Sprague’s music is the fragility of being, naked and searching.
Once you’ve achieved oneness with the universe, is there still a meaningful difference between the geographical and the psychological? Or do exterior space and interior feeling conjoin like two flowers from a single stem?
The latter seems a strong possibility for the world of Florist’s most recent album, Emily Alone. Its title references both the album’s structural set-up and lyrical content: lead vocalist Emily Sprague performs her own compositions by herself, and every song is about Sprague’s isolated condition. But her isolation is of a very elemental sort. “And if I lose my mind/ Please give it back to the earth/ Fire water wind/Earth fire water wind,” Sprague half-sings, half-mumble-chants on “Celebration.” (Earth, Wind & Fire wink received!) While such sentiments can sometimes be frustratingly unspecific, Sprague’s commitment to the world around her usefully provides blueprints for a holistic eco-embeddedness that accepts despair without glorifying it.
One of the album’s great strengths is that it veers off into surprisingly weird territory right at those moments when you think the proceedings are about to get a little too precious. “I Also Have Eyes,” which finds Sprague attempting to stir forth from lethargy, may be the strongest example of this. “Now it’s time to go/ Outside the house/ Say hello to someone,” she begins. The motivational sentiment and hushed delivery come across as quirky and marketable as a hand-painted plate on Etsy. But Sprague continues, “Look at their eyes/ I also have eyes/ Are the memories real?/ Did I live through that day?/ Did it happen to me?” Suddenly, the singer’s situation seems volatile, a cocktail of crippling anxiety and possessed memory.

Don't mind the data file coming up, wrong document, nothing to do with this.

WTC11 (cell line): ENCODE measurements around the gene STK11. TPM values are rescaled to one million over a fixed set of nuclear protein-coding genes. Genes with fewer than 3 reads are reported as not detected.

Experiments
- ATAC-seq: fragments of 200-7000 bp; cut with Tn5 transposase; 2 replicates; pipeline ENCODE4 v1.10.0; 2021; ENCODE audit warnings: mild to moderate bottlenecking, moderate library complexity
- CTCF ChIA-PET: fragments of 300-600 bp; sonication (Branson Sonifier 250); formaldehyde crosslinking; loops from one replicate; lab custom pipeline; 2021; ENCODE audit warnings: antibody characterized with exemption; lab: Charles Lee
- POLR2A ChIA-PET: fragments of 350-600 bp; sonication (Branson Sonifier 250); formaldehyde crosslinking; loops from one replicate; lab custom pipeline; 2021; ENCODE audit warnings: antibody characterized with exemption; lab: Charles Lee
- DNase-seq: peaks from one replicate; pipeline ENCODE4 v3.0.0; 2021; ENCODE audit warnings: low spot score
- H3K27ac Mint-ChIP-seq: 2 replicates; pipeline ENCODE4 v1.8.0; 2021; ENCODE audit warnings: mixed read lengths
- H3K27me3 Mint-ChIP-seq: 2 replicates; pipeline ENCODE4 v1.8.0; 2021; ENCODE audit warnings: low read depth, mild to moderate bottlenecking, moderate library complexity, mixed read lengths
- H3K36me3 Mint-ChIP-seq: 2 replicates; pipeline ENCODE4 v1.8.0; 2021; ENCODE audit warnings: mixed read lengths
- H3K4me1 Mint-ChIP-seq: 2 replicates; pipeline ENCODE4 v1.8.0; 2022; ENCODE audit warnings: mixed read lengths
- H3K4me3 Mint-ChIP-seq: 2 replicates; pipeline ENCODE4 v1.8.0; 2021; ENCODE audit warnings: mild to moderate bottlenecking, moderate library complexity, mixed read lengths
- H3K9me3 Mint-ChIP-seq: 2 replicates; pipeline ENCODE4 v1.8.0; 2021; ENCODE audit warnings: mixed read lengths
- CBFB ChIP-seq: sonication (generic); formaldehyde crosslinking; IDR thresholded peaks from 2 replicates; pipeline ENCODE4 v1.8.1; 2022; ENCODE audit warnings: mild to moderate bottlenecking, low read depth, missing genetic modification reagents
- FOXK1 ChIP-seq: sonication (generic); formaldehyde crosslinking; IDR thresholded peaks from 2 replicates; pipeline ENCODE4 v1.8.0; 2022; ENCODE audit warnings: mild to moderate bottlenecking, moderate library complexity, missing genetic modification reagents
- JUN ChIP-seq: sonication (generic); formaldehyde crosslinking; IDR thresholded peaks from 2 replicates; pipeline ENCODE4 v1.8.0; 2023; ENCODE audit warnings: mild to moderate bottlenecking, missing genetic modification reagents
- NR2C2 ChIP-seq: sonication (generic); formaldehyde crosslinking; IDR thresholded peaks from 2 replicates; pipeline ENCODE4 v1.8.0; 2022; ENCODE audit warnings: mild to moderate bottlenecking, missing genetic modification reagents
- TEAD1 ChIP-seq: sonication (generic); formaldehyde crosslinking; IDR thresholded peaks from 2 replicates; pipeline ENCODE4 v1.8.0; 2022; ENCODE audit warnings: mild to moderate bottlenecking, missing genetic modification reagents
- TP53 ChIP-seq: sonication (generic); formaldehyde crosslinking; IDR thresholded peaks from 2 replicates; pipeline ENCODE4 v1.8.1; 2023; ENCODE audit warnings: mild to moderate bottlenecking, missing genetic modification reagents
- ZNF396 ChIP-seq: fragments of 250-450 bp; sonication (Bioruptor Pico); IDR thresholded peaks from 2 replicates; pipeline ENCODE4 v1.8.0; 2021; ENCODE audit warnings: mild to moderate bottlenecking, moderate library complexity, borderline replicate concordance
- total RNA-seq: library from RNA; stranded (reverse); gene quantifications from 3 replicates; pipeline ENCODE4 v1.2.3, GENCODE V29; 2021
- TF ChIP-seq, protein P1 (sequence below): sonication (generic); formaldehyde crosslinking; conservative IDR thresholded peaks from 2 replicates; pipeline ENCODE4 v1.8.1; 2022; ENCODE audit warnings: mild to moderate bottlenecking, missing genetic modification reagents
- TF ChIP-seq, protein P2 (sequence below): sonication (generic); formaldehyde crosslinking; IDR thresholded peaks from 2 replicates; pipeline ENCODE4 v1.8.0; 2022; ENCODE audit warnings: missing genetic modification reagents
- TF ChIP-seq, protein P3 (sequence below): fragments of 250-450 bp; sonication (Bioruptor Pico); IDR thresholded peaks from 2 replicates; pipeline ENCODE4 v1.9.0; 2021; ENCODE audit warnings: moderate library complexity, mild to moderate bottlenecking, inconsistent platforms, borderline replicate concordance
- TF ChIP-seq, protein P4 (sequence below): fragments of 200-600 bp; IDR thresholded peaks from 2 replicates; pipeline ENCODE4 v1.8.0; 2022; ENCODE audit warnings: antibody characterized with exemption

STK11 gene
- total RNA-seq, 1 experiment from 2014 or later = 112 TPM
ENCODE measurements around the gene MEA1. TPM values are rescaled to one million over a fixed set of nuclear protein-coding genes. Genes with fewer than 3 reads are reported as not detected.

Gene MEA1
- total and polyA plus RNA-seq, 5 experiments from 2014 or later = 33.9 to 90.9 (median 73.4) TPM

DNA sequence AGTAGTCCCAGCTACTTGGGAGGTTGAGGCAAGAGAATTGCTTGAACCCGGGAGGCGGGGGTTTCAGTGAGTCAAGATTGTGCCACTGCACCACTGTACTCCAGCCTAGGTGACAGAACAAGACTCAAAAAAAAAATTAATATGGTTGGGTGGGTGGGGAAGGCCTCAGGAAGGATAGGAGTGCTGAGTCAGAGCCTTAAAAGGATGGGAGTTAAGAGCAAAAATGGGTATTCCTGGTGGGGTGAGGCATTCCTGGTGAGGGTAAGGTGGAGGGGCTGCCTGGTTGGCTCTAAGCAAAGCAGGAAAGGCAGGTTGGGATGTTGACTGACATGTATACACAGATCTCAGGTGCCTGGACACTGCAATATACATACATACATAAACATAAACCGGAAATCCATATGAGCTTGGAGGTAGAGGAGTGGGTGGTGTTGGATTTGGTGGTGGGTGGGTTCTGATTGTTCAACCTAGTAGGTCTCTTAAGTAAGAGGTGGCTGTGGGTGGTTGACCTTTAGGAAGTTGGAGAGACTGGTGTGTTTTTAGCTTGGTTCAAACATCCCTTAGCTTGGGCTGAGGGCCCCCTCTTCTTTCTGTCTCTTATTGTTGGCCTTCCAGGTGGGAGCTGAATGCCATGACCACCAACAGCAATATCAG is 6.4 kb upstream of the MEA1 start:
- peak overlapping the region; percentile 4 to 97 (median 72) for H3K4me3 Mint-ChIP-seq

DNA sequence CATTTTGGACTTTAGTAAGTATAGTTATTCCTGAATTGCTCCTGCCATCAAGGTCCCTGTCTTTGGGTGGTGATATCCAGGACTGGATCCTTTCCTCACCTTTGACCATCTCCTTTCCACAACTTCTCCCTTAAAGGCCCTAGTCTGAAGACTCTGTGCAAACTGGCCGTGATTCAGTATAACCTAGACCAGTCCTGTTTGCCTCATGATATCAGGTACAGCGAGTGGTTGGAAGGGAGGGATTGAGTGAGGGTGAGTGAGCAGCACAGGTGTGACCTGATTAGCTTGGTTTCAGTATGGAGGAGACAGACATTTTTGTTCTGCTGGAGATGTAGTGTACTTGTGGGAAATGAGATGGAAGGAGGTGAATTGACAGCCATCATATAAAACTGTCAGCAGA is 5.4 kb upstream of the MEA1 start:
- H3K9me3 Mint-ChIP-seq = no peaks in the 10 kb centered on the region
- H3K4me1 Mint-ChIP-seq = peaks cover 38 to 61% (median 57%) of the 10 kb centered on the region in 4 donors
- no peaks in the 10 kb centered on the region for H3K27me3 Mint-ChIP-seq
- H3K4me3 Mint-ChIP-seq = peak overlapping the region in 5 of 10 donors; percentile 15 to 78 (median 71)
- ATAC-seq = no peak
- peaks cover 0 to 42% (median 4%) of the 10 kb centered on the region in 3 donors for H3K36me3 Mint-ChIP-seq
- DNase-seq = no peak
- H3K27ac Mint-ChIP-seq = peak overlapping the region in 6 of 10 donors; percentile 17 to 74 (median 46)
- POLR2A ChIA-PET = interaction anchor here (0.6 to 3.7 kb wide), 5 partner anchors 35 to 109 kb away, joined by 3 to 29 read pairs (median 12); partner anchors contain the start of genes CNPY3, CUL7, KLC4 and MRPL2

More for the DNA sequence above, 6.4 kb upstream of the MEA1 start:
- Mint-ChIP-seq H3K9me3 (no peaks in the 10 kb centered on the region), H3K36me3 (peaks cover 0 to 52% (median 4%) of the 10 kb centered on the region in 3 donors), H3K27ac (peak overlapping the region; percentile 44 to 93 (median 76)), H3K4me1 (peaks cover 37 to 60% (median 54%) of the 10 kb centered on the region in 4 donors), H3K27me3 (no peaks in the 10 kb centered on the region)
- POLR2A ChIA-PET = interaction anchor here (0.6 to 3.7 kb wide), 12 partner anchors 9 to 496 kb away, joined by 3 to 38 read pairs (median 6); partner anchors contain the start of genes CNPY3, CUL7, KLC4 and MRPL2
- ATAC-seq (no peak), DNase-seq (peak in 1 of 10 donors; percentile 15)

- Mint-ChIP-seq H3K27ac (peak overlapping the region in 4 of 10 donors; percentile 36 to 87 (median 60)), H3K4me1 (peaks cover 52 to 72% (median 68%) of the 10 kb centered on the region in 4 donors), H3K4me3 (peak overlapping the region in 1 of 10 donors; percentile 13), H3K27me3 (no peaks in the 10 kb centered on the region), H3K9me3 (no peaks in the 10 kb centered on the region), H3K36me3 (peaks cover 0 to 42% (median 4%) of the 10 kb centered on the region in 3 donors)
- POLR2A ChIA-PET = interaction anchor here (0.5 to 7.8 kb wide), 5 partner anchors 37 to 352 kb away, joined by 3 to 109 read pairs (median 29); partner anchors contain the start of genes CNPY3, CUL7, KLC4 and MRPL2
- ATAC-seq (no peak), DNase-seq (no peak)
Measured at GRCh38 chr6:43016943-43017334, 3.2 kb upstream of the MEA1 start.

We don’t ever find out the specifics of these memories or even the places that Sprague is leaving behind or moving towards. It’s difficult to think of an album with fewer proper nouns, beyond the occasional “Emily” or “Earth.” This is something of a departure for Florist, whose previous three LPs—perhaps all retrospectively titled Emily with Friends, since they featured a multi-member lineup—took on precise images and other points of reference: banisters through which to push one’s head, for example, or the feeling of wearing a dress to Sunday School. On Emily Alone everything is ocean, sky and the encroaching night, all profound and felt to the fleshiest root.
This lends the album a blank quality that’s matched by the repetitive strumming of Sprague’s guitar textures. Some of the songs consist altogether of assorted musings, while others eventually find a bit of melody to revive later on or repeat ad infinitum in the moment. She also gives listeners little glimmers of other instrumental beings, but their sounds are imperceptible shadows nearing light: tiny scratches, breaths, steps, electricity.
It doesn’t get much more minimalistic than this, and that’s the crux. Emily Alone represents, and forever approaches, the kind of anti-excessive ecological connectedness that would make Henry David Thoreau blush with envy. But the album has nothing to do with self-reliance or a lifestyle that’s worth preaching to the masses. Sprague’s music is instead the fragility of being, naked and searching. “There’s dark inside the stars that’s where I go/ And the spirit realm calls me in/ Whisper water from the shadow bloom,” she observes from imagined dusk.
Just a few weeks ago, Rvng Intl. re-released selections from Sprague’s ambient works that our own Daniel Bromfield positioned in a productive space between indie rock and new age. Emily Alone fixes itself to a similar spot, but its poetic lyrics further clarify that she holds no illusions about achieving perfection or channeling the lost spirits of other cultures. Instead, the new age becomes the time it takes to sit with only oneself, and indie rock is simply what happens while you sit there.